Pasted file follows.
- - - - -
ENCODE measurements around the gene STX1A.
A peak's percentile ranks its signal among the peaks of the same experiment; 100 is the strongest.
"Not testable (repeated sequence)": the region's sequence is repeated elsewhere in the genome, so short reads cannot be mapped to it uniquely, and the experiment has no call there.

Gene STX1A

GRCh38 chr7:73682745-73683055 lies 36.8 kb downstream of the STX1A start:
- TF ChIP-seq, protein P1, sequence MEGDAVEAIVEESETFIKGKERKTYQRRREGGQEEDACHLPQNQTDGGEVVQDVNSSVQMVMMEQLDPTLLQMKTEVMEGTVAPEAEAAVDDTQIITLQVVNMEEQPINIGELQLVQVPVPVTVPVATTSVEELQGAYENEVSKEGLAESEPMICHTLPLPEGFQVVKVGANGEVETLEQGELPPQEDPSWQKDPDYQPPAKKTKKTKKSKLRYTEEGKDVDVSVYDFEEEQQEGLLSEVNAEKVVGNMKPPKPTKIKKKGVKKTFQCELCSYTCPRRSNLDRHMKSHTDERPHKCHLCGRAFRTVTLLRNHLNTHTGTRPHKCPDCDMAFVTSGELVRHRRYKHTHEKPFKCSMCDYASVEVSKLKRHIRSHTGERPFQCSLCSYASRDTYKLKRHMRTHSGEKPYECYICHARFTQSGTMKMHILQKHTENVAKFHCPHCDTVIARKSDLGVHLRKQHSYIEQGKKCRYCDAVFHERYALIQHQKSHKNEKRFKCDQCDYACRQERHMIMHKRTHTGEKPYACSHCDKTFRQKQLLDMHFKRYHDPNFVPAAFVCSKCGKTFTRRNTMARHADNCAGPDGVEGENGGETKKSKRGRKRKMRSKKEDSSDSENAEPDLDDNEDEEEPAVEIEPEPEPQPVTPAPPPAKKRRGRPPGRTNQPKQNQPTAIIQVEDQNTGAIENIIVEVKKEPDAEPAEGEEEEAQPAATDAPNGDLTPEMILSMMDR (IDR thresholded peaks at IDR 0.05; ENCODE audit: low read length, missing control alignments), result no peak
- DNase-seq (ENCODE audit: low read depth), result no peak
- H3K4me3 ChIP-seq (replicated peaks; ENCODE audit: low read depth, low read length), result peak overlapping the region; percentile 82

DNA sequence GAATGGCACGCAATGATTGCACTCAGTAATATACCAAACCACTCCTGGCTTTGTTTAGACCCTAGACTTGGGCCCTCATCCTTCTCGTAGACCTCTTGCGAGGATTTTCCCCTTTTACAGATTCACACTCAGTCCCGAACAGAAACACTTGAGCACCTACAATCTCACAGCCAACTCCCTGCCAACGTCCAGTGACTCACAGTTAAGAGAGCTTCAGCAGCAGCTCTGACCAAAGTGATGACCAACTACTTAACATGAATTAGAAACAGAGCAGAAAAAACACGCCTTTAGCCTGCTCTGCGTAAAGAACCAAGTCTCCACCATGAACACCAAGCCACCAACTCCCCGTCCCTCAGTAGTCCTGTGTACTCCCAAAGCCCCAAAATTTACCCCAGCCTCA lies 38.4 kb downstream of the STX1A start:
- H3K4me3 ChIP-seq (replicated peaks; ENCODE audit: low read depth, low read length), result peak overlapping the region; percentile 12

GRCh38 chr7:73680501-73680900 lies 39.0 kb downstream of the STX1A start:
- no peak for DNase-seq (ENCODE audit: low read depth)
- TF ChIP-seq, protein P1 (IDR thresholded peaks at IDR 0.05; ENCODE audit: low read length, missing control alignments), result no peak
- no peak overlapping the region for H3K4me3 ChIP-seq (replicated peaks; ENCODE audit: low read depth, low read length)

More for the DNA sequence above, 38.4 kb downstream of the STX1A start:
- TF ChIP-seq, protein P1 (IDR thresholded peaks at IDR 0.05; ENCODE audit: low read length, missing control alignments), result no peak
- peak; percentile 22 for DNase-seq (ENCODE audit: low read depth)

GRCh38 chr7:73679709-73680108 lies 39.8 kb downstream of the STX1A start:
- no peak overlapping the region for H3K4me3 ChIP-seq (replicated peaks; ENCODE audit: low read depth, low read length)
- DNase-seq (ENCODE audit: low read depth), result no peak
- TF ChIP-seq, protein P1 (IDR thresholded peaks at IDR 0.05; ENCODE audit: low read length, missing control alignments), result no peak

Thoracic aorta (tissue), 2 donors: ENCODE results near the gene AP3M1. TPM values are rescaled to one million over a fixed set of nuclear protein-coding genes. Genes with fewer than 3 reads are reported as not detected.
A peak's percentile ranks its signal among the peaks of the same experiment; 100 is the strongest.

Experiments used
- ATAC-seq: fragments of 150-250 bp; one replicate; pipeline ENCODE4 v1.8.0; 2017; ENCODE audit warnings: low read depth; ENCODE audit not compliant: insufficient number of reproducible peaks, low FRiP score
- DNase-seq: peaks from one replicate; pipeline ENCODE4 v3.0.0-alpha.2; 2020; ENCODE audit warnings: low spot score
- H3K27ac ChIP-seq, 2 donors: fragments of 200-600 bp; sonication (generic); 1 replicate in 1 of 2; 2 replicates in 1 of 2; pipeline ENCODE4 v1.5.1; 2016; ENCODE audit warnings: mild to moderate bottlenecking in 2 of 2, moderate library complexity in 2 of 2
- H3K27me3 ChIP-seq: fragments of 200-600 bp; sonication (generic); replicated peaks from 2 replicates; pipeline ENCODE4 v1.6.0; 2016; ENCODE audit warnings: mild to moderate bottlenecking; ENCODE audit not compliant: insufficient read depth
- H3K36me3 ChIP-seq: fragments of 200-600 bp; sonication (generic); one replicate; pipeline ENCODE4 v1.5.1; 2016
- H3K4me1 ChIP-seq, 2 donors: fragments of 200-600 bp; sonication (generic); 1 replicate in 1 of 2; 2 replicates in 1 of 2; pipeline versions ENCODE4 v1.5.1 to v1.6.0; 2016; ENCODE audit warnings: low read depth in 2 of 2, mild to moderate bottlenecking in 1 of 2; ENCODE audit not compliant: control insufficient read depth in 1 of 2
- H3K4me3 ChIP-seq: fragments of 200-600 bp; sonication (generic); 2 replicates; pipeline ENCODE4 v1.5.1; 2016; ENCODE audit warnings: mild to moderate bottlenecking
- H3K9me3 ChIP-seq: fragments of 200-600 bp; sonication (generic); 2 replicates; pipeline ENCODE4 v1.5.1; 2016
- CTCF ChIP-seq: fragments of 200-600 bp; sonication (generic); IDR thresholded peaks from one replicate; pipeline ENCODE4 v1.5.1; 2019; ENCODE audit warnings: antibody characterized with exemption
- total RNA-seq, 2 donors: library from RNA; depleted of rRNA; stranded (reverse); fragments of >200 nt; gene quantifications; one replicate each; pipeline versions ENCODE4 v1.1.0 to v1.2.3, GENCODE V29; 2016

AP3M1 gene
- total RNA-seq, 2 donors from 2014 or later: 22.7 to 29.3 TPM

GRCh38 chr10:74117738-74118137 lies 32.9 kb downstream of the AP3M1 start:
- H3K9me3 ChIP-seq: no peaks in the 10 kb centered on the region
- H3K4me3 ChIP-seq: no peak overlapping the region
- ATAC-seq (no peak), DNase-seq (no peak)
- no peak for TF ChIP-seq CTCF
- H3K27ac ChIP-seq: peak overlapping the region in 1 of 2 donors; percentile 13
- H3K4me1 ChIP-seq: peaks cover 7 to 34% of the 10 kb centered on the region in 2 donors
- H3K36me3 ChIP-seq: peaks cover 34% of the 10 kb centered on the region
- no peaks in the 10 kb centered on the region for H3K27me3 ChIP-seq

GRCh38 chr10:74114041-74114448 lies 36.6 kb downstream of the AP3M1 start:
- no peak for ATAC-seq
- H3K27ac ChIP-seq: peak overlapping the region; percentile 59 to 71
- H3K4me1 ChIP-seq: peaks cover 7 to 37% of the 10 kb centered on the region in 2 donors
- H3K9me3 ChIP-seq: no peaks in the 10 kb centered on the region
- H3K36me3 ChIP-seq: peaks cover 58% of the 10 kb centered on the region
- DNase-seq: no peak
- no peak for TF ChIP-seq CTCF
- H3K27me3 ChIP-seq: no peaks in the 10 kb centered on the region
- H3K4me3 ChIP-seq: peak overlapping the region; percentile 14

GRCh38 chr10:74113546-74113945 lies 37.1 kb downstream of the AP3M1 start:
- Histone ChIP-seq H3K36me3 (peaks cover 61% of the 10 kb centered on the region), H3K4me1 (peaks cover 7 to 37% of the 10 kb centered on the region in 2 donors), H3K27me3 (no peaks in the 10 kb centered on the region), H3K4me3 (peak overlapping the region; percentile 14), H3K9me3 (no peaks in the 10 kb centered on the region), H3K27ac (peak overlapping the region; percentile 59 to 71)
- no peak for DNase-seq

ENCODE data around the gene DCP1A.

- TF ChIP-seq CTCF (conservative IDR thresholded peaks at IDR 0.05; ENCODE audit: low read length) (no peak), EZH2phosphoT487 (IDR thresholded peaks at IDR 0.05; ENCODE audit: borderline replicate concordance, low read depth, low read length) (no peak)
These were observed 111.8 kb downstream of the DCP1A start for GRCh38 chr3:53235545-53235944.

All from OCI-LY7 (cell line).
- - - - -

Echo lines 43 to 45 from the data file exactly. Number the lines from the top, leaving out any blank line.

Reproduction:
- H3K4me1 ChIP-seq: peaks cover 7 to 34% of the 10 kb centered on the region in 2 donors
- H3K36me3 ChIP-seq: peaks cover 34% of the 10 kb centered on the region
- no peaks in the 10 kb centered on the region for H3K27me3 ChIP-seq